The stock market has hit a peak, and the buy-the-dip crowd no longer has the muscle to push it higher, according to Reagan White House budget chief David Stockman.
Stockman noted the S&P 500 has struggled to stay above the 2,000 level since for months, with numerous dips, plunges and signs of weakness since then. Now the clock is striking midnight, in his estimation.
"After the Fed has spent six years inflating a new and even more stupendous financial bubble – the third this century – the market top is in," he declared on his Contra Corner blog
Stockman believes the timing of the Federal Reserve's expected monetary tightening, which consensus sees coming no later than this summer, could hardly be worse — it is coinciding both with the market top and an emerging downturn in the broader economy.
"The Eccles Building [where the Fed is housed] has been so petrified of a Wall Street hissy fit that it has cowered its way right into the worst central bank error in recorded history: Namely, it is finally attempting to wean Wall Street from its addiction to free gambling money just in time for the tepid post-crisis business cycle recovery to exhaust itself," Stockman predicted.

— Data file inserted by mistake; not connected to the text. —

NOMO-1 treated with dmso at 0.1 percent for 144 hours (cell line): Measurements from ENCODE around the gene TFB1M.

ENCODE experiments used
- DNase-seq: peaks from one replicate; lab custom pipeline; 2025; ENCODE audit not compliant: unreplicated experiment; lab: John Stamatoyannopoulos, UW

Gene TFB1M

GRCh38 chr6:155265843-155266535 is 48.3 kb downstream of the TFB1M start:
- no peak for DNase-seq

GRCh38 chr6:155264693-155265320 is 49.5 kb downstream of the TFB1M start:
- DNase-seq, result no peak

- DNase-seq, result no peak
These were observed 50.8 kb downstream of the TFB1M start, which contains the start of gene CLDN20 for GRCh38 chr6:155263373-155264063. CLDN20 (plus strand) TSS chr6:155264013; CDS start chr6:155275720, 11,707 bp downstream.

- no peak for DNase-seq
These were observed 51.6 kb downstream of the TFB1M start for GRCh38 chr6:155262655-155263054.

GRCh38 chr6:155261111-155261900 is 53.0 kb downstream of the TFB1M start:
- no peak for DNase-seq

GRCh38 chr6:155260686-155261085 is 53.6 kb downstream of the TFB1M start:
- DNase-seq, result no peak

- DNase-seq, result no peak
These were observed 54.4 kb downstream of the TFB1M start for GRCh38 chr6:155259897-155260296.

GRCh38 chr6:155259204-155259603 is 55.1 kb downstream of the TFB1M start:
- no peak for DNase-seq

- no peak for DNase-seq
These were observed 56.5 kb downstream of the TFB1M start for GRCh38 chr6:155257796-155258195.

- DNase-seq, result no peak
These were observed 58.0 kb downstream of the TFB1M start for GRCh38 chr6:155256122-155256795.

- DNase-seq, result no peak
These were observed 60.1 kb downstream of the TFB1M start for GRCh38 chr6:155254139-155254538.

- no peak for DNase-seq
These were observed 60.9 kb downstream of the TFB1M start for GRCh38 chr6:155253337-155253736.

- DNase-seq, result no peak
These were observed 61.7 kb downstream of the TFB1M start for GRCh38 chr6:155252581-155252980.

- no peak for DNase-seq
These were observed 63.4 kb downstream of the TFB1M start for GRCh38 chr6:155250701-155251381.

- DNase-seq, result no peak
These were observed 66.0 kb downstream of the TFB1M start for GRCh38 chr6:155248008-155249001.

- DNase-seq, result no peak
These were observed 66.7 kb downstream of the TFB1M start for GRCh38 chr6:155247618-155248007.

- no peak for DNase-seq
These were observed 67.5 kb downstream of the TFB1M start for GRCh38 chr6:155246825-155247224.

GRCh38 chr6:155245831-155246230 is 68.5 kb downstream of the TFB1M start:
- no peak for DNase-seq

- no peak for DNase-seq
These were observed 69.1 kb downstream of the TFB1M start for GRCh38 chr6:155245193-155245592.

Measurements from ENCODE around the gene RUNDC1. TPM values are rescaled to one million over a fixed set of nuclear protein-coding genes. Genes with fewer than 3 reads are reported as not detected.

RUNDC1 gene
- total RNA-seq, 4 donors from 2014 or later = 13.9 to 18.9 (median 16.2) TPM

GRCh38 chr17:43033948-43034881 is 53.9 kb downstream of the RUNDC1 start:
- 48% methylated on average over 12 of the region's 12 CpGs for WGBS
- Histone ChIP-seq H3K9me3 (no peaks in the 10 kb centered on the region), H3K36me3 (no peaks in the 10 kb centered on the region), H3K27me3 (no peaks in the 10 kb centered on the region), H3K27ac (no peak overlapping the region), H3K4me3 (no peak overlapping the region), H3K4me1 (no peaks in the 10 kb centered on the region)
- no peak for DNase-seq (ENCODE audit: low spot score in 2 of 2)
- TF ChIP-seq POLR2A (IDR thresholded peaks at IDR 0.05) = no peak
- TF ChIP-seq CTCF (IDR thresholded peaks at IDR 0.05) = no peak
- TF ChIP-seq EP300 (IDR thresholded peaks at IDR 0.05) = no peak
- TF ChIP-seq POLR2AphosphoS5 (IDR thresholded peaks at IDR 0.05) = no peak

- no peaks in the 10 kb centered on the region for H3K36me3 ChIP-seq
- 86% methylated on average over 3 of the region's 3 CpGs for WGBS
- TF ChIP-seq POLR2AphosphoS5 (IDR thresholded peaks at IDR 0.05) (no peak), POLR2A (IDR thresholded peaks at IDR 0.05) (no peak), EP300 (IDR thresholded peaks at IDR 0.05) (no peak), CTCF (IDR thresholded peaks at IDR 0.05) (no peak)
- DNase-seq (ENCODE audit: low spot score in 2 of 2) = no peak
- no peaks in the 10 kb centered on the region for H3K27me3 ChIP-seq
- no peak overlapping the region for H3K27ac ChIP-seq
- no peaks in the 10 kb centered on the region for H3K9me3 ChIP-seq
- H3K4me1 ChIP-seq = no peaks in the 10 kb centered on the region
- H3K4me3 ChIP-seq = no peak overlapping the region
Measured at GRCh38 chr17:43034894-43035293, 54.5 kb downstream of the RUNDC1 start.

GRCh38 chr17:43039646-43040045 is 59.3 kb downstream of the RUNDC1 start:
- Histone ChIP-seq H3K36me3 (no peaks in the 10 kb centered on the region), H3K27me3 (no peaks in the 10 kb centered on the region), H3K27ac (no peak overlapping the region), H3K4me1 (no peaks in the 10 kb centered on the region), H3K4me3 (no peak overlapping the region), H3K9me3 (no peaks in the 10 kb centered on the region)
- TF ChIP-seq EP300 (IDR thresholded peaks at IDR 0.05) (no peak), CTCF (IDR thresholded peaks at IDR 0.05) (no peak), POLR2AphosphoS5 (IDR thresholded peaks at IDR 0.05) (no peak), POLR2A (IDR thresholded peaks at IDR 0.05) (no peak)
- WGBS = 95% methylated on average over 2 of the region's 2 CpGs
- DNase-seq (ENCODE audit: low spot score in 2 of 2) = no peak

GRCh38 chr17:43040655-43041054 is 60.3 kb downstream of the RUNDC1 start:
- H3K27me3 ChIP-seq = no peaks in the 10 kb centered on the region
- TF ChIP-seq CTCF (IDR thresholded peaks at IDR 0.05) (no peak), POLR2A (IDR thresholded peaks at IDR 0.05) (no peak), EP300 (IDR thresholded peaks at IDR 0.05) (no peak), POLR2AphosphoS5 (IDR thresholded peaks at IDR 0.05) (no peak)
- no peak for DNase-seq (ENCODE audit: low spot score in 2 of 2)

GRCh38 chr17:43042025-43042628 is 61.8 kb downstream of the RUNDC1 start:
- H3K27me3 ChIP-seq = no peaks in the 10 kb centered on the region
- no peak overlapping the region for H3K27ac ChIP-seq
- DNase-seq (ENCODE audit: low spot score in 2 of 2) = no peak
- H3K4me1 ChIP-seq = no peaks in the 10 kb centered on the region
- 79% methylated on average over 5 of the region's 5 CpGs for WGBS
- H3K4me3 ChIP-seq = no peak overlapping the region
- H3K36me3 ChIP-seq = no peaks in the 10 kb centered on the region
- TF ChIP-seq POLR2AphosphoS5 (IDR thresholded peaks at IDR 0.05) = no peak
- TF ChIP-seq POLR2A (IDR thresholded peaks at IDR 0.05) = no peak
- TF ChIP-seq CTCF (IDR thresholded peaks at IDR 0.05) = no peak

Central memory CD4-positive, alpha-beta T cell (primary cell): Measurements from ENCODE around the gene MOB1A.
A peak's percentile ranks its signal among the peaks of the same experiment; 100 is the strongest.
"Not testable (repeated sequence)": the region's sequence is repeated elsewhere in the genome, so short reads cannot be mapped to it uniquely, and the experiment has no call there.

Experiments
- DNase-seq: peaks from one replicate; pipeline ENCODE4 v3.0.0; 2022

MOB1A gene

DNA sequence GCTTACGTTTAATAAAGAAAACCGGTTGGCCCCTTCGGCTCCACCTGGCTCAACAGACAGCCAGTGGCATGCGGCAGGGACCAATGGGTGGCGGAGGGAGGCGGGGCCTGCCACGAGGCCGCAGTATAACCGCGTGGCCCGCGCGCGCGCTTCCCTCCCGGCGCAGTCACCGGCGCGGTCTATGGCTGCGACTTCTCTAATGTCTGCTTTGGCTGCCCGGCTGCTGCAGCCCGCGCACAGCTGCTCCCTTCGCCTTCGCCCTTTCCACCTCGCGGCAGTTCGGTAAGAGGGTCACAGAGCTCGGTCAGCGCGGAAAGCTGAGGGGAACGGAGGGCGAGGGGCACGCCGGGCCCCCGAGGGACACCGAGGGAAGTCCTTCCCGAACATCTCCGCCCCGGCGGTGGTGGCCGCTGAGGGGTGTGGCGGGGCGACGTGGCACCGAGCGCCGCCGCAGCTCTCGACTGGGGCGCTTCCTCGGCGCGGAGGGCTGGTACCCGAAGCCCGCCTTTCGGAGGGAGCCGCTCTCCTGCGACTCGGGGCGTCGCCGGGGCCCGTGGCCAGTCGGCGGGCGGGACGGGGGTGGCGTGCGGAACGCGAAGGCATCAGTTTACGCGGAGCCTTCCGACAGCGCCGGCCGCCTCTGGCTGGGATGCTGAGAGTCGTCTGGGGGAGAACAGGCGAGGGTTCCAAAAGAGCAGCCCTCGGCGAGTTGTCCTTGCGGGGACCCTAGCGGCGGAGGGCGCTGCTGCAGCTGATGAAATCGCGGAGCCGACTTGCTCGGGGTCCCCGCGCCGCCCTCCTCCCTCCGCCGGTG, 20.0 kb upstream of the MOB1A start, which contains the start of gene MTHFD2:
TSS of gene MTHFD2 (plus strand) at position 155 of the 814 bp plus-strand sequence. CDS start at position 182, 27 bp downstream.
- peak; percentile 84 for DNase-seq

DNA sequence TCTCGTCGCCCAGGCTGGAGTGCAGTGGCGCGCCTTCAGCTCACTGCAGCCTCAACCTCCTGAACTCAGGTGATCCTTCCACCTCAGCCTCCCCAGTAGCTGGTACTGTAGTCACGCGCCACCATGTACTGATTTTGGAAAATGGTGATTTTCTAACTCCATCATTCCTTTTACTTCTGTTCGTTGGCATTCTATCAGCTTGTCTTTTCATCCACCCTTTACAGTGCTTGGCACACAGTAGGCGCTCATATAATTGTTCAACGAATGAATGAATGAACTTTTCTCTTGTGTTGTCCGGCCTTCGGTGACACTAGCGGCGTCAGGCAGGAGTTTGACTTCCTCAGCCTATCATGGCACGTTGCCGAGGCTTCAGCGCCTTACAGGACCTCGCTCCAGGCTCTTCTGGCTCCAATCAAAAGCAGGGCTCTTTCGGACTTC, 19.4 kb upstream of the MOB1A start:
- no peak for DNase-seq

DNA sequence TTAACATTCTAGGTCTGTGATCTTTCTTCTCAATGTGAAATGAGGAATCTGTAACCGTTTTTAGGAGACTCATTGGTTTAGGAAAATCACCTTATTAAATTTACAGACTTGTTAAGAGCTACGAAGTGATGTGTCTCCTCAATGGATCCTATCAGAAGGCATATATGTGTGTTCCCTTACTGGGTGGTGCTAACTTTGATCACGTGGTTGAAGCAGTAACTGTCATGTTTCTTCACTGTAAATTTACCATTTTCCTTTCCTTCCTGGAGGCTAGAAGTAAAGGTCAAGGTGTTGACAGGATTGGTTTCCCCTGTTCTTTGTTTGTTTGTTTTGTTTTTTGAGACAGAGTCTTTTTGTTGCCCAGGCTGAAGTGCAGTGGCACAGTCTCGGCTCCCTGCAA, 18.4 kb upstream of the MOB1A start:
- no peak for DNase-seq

He said the stark evidence shows manufacturing production is in already in the tank, even while U.S. business inventories are filling up faster than a Cadillac on $2 gasoline.
"The buy-the-dippers will be looking for their heads in a bloody basket. The Fed is about to become your fiend, not your friend."
Stockman, no fan of the Fed's ultra-loose monetary policies, complains the world's industrial economy "has become unhinged by the money-printing central banks. First it vastly over-invested; now it will chronically over-produce," he noted.
"Needless to say, this global deflationary tide will kill profits, growth and jobs as it unfolds," Stockman argued. "The great credit-driven boom was universal and fueled by out-of-control central banks. Now comes the bust phase, and these same money-printing central bankers have no clue what to do about it."
Investment pros playing the derivatives market are betting the Fed will hike shot-term interest rates as early as June, which observers believe could put pressure on stocks, The Wall Street Journal
However, the Journal said Fed officials are not dead certain to act by then. "Fed Chairwoman Janet Yellen has said she doesn't want to start moving rates up until officials are 'reasonably confident' that inflation is heading back toward the Fed's 2 percent goal after running below it for 34 months running," the newspaper noted.
Investors are reduced to reading tealeaves when it comes to the Fed's plans to switch to an upward rate bias, The Associated Press
As evidence of the heavily nuanced pronouncements from the Fed, David Jones, author of several books about the Fed, told the AP: "I think the odds are better than 50-50 that the Fed . . . will drop the word 'patient' at the March meeting, and that would put an initial rate hike in play, perhaps as early as the June meeting."
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